Taking a Closer Look at Peer Review
This post is only tangentially about open science. It is more directly about the process of peer review and how it might be improved. I am working on a follow-up post about how these points can be addressed in an open publishing environment.
A recent paper on the arXiv got me thinking about the sticking points in the publishing pipeline. As it stands, most scientists have a pretty good understanding of how peer reviewed publishing is supposed to work. Once an author—or more likely, a group of authors—decides that a manuscript is ready for action, the following series of events will occur:
- the authors submit the manuscript to the journal of choice;
- the journal’s editor makes a general decision about whether the article is appropriate for the journal;
- in the affirmative case, the editor selects referees for the manuscript and sends them the text for review;
- the referees return reviews of the manuscript (the referees are not typically identified to the authors);
- the editor makes the decision to reject the manuscript, accept it with minor revisions, or accept it with major revisions. Rejected manuscripts usually start over the process in another journal. Minor revisions to accepted manuscripts are usually made quickly and publication proceeds. In the case of major revisions, the suggested changes are made, if possible, and the manuscript is returned to the editor. At this point, the referees may get a second crack at the material (but not necessarily), before the editor makes a final accept/reject decision based on the feedback from the referees.
Peer review of manuscripts exists for several reasons. For one, self-regulation determines the suitability of the material for publication if it was not already obvious to the editor of the journal. Having peer reviewers also improves the material and its presentation. Furthermore, having expert reviewers lends credibility to the work and insures that misleading, wrong, or crackpot material does not receive the stamp of credibility. Finally, finding appropriately skilled referees spreads the workload beyond the editors, who may not have the resources to evaluate every paper arriving at their desk.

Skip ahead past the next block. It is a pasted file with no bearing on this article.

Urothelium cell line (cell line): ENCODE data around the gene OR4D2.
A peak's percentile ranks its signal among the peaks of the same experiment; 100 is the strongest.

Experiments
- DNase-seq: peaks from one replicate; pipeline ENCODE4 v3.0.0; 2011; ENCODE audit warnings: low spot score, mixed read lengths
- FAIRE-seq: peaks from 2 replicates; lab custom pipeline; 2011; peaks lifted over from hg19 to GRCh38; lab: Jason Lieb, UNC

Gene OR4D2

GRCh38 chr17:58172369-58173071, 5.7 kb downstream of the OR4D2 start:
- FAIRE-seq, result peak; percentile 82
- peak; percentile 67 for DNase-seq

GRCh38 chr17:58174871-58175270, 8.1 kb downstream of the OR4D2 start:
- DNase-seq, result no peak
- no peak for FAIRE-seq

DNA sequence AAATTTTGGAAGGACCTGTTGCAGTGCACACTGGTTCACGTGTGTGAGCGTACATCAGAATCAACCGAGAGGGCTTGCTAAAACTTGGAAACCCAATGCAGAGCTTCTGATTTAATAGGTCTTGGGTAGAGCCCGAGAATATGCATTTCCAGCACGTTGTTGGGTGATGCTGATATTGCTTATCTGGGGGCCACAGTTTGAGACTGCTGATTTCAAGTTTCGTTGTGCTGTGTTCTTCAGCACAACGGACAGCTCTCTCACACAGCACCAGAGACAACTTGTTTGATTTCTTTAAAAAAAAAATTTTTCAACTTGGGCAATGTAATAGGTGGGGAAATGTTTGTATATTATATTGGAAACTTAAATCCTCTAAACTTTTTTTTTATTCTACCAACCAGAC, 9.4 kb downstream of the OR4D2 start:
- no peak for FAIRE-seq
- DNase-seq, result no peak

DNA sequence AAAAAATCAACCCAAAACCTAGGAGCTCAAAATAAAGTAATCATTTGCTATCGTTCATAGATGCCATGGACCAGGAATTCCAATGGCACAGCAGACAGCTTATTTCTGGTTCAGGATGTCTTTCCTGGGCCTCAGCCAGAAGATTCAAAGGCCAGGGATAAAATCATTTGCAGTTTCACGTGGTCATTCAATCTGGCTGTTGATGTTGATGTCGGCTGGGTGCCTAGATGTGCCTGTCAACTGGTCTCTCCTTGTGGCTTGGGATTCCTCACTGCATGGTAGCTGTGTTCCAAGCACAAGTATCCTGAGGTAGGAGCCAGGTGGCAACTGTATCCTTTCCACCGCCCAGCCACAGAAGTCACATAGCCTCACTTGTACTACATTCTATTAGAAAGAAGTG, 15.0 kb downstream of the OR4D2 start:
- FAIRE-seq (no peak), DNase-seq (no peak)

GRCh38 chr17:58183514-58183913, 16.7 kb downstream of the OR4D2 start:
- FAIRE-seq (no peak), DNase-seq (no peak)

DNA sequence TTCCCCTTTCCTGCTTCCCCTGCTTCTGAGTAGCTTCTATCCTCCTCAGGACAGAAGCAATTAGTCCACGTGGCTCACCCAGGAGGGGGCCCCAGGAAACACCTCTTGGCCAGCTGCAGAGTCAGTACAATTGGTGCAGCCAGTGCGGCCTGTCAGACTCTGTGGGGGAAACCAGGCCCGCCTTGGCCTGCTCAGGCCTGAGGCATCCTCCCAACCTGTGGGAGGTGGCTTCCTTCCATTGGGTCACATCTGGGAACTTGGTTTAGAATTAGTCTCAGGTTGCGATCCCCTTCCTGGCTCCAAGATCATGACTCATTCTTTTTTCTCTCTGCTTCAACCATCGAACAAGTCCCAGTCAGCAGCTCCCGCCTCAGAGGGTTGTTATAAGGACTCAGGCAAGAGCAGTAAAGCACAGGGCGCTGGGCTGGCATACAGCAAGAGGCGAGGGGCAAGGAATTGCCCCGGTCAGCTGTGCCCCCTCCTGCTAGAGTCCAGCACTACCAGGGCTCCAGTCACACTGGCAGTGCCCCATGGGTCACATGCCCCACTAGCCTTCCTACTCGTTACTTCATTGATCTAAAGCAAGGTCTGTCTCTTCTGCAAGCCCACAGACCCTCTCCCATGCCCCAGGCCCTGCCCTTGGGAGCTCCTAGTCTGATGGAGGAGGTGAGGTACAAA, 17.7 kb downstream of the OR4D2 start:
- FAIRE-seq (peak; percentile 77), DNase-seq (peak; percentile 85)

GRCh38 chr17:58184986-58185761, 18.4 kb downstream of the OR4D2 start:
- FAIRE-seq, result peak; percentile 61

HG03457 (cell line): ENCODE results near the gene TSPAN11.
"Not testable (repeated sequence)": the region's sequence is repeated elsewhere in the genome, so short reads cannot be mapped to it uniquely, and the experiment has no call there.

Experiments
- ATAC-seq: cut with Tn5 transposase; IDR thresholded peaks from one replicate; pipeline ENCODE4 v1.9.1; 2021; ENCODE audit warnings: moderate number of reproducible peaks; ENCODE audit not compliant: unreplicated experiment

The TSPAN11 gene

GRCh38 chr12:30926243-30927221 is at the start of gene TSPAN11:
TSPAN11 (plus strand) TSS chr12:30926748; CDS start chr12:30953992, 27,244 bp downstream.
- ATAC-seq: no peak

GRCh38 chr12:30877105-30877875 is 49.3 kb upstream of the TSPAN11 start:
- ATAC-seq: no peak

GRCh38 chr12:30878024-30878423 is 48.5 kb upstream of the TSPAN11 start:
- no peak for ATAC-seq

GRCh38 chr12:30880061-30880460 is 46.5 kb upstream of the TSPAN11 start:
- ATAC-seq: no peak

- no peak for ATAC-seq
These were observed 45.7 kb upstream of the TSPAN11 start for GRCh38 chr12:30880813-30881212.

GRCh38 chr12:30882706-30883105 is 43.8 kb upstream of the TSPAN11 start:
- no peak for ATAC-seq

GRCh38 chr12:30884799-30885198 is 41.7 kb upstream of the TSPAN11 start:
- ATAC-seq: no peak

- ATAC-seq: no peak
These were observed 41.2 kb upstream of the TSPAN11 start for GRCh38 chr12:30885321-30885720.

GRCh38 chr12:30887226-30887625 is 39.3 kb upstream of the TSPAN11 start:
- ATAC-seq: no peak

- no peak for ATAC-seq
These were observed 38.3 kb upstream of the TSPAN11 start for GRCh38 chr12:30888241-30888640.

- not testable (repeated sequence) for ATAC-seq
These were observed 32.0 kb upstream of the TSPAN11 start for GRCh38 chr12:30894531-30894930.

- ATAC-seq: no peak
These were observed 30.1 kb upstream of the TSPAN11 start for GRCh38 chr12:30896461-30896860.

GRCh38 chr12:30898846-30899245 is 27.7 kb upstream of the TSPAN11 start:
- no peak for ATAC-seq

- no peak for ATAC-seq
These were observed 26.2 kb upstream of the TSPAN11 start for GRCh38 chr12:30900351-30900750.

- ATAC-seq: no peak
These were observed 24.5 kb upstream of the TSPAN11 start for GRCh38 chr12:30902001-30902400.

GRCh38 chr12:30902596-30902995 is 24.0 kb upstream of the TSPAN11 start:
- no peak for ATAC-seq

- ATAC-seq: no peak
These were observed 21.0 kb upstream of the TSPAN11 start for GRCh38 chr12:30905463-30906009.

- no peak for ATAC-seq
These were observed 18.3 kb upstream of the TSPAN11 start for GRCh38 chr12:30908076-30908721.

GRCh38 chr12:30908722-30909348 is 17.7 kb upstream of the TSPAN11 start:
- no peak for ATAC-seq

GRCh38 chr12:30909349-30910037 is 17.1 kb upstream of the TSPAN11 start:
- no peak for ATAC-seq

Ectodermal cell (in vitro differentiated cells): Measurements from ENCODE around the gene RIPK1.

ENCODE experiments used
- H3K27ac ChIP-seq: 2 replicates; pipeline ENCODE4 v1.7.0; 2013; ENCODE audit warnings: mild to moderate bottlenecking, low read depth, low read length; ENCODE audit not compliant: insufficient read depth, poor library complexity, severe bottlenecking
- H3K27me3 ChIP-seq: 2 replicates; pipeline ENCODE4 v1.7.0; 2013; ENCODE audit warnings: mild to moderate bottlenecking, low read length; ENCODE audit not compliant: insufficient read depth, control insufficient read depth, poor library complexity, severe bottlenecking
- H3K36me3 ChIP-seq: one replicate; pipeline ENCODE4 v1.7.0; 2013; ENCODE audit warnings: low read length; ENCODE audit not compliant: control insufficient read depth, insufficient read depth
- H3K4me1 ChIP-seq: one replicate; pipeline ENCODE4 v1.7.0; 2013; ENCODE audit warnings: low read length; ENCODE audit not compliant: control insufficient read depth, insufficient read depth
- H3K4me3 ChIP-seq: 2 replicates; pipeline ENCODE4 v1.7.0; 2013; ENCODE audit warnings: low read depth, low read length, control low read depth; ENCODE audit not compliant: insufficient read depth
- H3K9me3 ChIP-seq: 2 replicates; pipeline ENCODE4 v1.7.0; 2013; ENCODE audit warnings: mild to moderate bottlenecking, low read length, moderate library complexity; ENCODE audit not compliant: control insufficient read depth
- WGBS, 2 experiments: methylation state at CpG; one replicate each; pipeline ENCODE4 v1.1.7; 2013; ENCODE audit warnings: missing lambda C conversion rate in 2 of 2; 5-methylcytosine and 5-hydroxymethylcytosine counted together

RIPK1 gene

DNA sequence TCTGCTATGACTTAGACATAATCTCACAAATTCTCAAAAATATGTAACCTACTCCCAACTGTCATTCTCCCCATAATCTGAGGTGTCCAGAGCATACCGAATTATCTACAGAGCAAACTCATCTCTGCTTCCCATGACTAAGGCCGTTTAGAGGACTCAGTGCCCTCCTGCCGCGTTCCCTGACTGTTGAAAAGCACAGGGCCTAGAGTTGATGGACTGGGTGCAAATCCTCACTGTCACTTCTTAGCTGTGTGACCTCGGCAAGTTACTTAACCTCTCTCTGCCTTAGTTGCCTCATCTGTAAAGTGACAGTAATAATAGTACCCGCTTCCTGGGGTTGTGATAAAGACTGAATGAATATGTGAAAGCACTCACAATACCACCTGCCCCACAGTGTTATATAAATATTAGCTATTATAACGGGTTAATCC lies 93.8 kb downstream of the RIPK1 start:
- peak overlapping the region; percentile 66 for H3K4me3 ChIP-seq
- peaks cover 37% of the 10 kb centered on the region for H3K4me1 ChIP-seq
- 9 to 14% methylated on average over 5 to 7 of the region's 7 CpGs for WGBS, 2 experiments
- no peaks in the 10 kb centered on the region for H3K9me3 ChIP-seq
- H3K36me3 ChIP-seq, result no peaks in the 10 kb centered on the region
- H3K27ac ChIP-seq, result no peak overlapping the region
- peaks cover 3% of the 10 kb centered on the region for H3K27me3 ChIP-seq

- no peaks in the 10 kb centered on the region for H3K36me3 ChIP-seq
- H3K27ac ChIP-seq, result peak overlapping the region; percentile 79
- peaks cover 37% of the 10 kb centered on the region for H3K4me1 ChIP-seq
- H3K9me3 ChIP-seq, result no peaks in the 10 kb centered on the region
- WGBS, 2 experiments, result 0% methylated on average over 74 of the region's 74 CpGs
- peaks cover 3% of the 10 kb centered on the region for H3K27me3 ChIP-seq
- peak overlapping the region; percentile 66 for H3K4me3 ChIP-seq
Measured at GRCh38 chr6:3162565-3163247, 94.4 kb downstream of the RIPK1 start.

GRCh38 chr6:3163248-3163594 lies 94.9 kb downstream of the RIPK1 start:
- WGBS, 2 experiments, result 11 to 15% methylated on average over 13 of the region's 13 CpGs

Though peer review has a storied history, it also has its drawbacks. First, and perhaps foremost, the process is often a slow one, with many months elapsing during even one round of communications between the authors, the editor, and the referees. Peer review is not always an objective process either: referees have the power to delay, or outright reject, work that their competitors have completed, and thus they may lose their impartiality in the process. Additionally, the publishing process does not reveal the feedback process that occurs between authors and referees, which can be a scientifically and pedagogically valuable exchange.
One proposal to address the shortcomings of the peer review process (alluded to in the first paragraph) was posted by Sergey Bozhevolnyi on the arXiv, a pre-publication website for many physics-related manuscripts. Bozhevolnyi calls his model of publishing Rapid, Impartial, and Comprehensive (RIC) publishing. To him, “rapid” means that editors should approve or reject manuscripts before the manuscripts are sent to the referees for review. Then, “impartial” means that referees, who might otherwise have an interest in rejecting a perfectly fine paper, lose the power to dictate whether or not a manuscript is published. Instead, the referees critique the paper without assessing whether it is publication-worthy. Lastly, “comprehensive” involves publishing everything having to do with the manuscript. That is, all positive and negative reviews are published in conjunction with the all versions of a manuscript.
The primary benefit of RIC, according to Bozhevolnyi, is that it saves the energies of authors, editors, and referees, thus allowing them all to do more research and less wrangling. Since most papers are ultimately accepted somewhere, then we should not cause additional delays in publishing by first rejecting them in multiple places. Instead, collate the manuscript and the reviews and publish them all together, along with any revisions to the manuscript. Having the reviews be publicly viewable will encourage referees to be more careful about writing their critiques and supporting their assertions, and the process as a whole will be more transparent than it currently is.